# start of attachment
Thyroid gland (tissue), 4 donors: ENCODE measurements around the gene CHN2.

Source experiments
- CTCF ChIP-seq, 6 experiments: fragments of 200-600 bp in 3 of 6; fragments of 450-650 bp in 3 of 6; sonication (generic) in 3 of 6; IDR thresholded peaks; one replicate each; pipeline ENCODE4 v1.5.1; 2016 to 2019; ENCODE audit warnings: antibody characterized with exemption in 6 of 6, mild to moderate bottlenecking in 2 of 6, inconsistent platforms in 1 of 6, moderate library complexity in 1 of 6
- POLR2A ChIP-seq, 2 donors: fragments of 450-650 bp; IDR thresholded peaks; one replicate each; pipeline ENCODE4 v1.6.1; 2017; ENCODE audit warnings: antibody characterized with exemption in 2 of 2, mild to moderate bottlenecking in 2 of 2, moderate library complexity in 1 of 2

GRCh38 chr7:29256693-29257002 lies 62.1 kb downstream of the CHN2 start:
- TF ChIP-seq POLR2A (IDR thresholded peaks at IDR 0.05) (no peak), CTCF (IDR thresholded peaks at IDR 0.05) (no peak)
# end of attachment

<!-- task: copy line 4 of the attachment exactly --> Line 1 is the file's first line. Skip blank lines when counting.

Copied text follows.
- POLR2A ChIP-seq, 2 donors: fragments of 450-650 bp; IDR thresholded peaks; one replicate each; pipeline ENCODE4 v1.6.1; 2017; ENCODE audit warnings: antibody characterized with exemption in 2 of 2, mild to moderate bottlenecking in 2 of 2, moderate library complexity in 1 of 2